Where did Mrs. Cain come from?

A pleasant side-effect of this little theorem is that it explains right away the old standing mystery of where Mrs. Cain may have come from. The Chaotic Set theory suggested as much: Adam and Eve represent the most basic definitions of corporeal existence.

The name Adam means Earthling, or rather, One Made Of Matter; a Bodied Person. The name Eve is less easily explained but of her it is said that she was the 'mother of all life.' That makes the creation of woman all of a sudden quite logical; she came from the rib of man, but after man had had time to evolve into an individual.

The word usually translated with rib (?) is an architectonic term, used solely to describe sides of buildings (and once a mountain). It has nothing to do with a human bone, and denotes solely lateral relations between individuals. Sodality and society follow from the maturity of the individual, but in turn, man matures under influence of society (1 Corinthians 11:12).

The story of Cain, Abel and Seth, consequently, is not about the first human offspring but rather the most rudimental steps in life's organization. Cain's killing of Abel may denote nothing more than competing until death, while Cain's wife denotes the very first form of governmental authority, the classic chiefdom, in short.

Extending this theorem allows also an explanation of why the patriarchies of Jubal and Jabal survived the deluge, and may even shed new and important light on the usage of the signature elements of these patriarchies in the tabernacle cycle.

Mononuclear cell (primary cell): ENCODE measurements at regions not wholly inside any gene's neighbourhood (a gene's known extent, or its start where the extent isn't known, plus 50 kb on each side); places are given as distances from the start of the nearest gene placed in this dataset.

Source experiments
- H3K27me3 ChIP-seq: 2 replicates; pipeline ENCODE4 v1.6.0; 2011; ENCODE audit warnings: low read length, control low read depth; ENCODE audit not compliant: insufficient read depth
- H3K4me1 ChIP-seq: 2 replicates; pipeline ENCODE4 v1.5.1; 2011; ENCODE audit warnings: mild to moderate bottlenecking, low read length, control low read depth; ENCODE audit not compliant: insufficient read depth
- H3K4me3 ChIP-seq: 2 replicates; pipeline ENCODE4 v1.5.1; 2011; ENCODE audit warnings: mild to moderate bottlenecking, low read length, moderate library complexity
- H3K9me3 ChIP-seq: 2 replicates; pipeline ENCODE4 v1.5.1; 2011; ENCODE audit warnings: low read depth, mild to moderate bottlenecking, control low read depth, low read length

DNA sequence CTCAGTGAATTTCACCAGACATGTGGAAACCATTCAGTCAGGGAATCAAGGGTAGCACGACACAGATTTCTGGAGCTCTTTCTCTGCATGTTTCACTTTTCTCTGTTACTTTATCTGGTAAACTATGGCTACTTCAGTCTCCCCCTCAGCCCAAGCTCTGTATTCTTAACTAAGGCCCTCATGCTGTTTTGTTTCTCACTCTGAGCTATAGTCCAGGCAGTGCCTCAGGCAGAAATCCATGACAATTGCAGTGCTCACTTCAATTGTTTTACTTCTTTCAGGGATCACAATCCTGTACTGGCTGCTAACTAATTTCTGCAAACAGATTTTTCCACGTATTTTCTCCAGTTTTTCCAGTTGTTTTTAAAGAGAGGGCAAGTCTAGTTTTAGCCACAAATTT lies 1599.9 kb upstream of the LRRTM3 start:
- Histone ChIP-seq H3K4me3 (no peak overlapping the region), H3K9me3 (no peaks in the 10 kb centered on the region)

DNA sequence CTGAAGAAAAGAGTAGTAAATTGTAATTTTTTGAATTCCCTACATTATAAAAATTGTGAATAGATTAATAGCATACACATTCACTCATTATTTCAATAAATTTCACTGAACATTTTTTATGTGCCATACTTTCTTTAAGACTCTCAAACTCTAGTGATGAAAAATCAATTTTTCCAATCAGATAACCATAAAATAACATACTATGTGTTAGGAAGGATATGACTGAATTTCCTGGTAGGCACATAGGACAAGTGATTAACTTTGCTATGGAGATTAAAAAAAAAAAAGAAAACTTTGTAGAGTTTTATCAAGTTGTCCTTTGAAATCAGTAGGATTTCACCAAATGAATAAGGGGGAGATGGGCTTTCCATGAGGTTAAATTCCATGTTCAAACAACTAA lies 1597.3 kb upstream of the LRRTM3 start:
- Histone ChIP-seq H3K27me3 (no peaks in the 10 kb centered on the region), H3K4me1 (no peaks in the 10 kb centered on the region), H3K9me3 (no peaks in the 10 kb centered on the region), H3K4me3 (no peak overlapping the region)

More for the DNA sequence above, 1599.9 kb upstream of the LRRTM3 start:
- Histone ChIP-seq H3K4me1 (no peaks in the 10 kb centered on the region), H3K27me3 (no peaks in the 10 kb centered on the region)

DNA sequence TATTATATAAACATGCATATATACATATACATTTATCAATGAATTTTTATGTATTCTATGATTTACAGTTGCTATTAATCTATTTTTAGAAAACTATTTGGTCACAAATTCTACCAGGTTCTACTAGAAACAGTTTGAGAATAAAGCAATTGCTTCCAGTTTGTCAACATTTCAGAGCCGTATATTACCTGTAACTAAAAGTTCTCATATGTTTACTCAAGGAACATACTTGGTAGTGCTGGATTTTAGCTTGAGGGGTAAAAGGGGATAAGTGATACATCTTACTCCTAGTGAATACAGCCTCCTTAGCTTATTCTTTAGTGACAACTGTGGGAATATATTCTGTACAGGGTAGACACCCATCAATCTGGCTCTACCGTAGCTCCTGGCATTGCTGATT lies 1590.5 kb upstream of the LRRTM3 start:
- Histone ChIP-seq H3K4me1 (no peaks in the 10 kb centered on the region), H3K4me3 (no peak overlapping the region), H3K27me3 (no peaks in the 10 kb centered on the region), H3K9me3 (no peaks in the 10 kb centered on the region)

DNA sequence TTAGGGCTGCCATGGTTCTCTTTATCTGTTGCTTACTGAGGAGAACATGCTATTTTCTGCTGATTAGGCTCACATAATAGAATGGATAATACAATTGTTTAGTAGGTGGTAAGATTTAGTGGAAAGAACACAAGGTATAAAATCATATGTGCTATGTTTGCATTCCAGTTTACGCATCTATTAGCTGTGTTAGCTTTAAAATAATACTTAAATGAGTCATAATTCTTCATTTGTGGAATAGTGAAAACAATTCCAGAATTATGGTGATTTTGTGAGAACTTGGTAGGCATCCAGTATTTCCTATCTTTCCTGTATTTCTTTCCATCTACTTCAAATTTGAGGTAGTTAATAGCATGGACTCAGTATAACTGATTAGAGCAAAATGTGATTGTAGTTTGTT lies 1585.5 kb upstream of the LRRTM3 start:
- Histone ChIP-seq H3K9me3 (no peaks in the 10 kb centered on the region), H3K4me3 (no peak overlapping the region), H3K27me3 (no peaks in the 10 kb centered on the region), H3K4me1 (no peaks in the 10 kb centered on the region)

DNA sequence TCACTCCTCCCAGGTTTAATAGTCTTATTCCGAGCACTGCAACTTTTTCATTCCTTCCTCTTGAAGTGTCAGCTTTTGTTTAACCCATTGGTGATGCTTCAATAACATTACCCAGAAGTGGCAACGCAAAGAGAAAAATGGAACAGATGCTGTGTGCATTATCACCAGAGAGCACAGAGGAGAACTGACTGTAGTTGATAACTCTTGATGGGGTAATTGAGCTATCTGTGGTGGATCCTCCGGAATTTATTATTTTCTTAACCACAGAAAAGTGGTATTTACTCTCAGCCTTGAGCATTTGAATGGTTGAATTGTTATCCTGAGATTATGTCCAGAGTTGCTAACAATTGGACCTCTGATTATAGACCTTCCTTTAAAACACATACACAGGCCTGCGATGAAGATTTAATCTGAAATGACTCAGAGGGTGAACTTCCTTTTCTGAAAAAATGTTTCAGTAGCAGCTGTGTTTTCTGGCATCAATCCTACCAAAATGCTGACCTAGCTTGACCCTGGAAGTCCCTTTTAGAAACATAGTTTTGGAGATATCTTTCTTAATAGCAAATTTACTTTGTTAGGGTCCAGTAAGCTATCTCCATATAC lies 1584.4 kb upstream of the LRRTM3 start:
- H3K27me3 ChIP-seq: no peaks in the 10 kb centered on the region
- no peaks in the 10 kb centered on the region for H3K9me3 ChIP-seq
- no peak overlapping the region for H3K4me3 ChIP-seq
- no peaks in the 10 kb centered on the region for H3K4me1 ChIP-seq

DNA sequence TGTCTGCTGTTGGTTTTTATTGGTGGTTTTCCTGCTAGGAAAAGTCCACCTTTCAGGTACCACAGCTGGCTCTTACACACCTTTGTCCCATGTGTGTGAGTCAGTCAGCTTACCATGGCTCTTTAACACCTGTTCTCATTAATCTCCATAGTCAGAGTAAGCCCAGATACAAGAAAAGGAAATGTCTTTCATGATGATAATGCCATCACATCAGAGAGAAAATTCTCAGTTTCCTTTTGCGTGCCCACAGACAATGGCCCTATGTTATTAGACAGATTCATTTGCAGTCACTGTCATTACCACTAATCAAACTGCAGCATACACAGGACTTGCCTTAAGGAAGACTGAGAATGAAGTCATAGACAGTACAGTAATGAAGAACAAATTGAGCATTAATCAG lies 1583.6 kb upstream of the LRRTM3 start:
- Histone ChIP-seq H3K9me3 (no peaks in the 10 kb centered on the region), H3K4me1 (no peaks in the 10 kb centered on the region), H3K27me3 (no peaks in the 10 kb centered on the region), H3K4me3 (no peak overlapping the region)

Our final opinion about the cranial hair of humans

Nature or God provides both men and women with long cranial hair. We believe that this is because our body reflects our nature, and we are defined by our ability to comprehend, remember and conclude. Our long hair signifies that. Simply by the way the human world is, or was, organized, men are trained to mostly heed exposure to suddenly occurring events, like prey or enemies or rivals. Women on the other hand are trained to focus on processing long term progressions; the development of their children or the keeping or their man. Of Mary, the mother of Jesus, twice Luke says that she stored things in her heart (2:19 and 2:51).

Societies work exactly alike. The human individual lives short and can't remember everything. But a society, and its culture of story telling, is able to remember vast amounts of knowledge and wisdom. Here at Abarim Publications we are amazed daily by the immense amount of insight that the Bible possesses. But equally amazed are we at the obvious structure that make the Bible tick, which seem to have been drawn from some kind of human collective subconscious, and which contains the casual usage of advanced psychology, quantum physics and chaos theory, and who knows what else? But the Bible isn't the only amazing work of art that culture has preserved. We have the mesmerizing Giza complex, the explanation defying Peruvian dessert drawings, Homer's Iliad...

Both men and woman have the ability and the permission to look far into the past and some of us can even look into the future. It seems that Paul says that men are to debate the current issues and hip theologies of our time, but they are to submit their fads and rages to the wives at home, who can test their enthusiasm against the backdrop of the wisdom of the ages. And this all in his response to the way society works, of course. The human individual runs after wildebeests; the human collective stores treasures in her heart.